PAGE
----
Bar Association Resolution Calls for ‘Climate-Conscious Lawyering’

The Canadian Bar Association is expected to vote on a climate leadership resolution at its annual meeting later today. In this guest post, an excerpt from a longer analysis for Lawyers for Climate Justice, Canadian environmental law pioneer David Estrin talks about what’s at stake.

New Deforestation Map Reveals Shocking Loss of B.C.’s Old Growth Stands

Despite its “Super, Natural” branding, British Columbia is by no means a haven for old-growth forests, according to a new mapping project that points to a massive toll from logging and industrial activity.

Pickering-Area Citizens Launch Blockade, ‘Shoe Strike’ to Protect Sensitive Local Wetland

Community groups and angry citizens from Pickering, Ontario are going up against what one news report calls “a billionaire and a business-friendly government” to try to stop the Lower Duffins Creek Wetland, a provincially significant local green space, wildlife habitat, and buffer against climate impacts, from being bulldozed for a massive warehouse and entertainment complex.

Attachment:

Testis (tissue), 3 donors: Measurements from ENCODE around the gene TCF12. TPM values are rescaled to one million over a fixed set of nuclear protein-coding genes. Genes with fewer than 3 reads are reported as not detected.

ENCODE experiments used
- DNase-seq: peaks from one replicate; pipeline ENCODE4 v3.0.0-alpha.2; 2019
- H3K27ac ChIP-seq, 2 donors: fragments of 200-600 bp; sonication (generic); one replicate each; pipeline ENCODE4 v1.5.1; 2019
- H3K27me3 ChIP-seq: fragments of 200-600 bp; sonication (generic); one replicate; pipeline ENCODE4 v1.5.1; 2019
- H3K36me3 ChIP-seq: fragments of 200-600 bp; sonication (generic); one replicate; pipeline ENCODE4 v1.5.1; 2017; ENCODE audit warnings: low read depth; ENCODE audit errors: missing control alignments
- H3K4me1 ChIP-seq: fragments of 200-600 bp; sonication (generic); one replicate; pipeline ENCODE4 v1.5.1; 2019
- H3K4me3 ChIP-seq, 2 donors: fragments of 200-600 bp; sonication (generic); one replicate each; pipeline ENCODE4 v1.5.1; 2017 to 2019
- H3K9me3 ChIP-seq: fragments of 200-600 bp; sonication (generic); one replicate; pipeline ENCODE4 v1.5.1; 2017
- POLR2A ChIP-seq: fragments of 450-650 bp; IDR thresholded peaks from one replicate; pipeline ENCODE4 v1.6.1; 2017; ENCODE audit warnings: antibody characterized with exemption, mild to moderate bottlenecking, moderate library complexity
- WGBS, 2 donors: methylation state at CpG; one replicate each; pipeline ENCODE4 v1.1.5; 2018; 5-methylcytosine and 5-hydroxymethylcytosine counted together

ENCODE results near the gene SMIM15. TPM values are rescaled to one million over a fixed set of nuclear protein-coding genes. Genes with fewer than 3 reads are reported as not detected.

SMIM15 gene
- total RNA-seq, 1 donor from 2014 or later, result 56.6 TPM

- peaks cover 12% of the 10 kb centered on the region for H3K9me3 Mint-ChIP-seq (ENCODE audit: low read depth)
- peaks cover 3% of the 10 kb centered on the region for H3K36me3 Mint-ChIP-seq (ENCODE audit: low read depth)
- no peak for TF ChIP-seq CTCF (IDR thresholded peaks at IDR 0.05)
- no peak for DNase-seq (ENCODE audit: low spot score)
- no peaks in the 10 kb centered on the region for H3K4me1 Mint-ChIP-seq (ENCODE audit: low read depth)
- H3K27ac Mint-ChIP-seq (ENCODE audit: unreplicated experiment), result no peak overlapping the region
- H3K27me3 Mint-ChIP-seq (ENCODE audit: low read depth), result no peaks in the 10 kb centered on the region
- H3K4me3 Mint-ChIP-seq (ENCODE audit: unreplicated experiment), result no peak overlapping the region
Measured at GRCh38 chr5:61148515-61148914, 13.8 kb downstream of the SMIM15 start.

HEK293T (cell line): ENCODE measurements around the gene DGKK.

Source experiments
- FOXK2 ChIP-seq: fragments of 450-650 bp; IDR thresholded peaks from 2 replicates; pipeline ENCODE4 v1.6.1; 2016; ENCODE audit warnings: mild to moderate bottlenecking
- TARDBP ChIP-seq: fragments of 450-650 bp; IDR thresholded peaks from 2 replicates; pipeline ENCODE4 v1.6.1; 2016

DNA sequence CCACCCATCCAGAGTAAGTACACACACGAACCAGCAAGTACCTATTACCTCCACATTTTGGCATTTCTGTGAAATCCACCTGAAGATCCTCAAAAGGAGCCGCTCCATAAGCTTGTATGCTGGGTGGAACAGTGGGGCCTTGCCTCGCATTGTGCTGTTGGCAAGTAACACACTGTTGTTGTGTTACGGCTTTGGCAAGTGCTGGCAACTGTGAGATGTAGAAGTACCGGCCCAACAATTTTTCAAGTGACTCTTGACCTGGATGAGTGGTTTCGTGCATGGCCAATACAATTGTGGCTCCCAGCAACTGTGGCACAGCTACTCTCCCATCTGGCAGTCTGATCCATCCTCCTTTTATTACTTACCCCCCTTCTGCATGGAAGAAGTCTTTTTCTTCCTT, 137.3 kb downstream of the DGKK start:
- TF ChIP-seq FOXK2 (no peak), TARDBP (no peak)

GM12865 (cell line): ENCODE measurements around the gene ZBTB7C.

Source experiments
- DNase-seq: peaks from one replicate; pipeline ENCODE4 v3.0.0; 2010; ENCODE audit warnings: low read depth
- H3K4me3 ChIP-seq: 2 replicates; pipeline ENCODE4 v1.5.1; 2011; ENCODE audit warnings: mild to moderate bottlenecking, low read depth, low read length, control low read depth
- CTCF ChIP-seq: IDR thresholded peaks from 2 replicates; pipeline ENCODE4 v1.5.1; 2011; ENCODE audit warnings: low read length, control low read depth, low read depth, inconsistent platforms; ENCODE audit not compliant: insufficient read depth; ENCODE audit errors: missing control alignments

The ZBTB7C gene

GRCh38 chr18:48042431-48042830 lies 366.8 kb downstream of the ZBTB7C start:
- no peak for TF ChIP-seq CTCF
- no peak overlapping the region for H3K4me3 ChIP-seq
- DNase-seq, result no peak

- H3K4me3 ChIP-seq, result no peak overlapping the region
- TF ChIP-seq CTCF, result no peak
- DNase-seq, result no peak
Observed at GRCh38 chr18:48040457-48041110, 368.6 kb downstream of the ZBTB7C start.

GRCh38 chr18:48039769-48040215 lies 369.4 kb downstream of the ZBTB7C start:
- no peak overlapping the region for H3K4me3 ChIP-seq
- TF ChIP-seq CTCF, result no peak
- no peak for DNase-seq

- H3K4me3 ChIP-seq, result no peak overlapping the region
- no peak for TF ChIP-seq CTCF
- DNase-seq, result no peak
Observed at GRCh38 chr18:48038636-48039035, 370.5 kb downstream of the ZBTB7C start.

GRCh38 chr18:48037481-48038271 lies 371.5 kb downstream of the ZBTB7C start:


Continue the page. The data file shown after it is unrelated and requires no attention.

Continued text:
Explainer: IISD Lays Out Pros and Cons of Subsidizing Hydrogen Development

As countries chart paths to net-zero economies by 2050, hydrogen has enjoyed a new wave of attention. But a key question facing governments is whether the benefits of subsidizing hydrogen development outweigh the risks, the International Institute for Sustainable Development’s Richard Bridle and Estan Beedell note in a detailed explainer.

Deliver Real Protections for Climate Migrants, Refugee Group Urges Biden Administration

As work begins on a new climate change and migration report commissioned by the Biden administration, Refugees International is urging the White House to turn the initiative from “some sort of risk scenario and planning exercise” into a gateway to real solutions.

Citizen ‘Climate Brigades’ in Ecuador Build Resilience, Cohesion

The citizen brigades of Guayaquil, Ecuador, were established to help the city’s poor find safety during extreme weather events. But the results have gone far further—with positive reverberations both political and personal.

Wilkinson, McCarthy Hold First Talks on Cross-Border Climate Action

With a new administration in Washington, DC setting climate action as one of its four defining priorities, Canadian Environment and Climate Minister Jonathan Wilkinson has opened conversations with his U.S. counterpart on “an array of potential new agreements” for cross-border cooperation, the Globe and Mail reports.

1930s Jobs Program Holds Mixed Lessons for Biden’s U.S. Climate Corps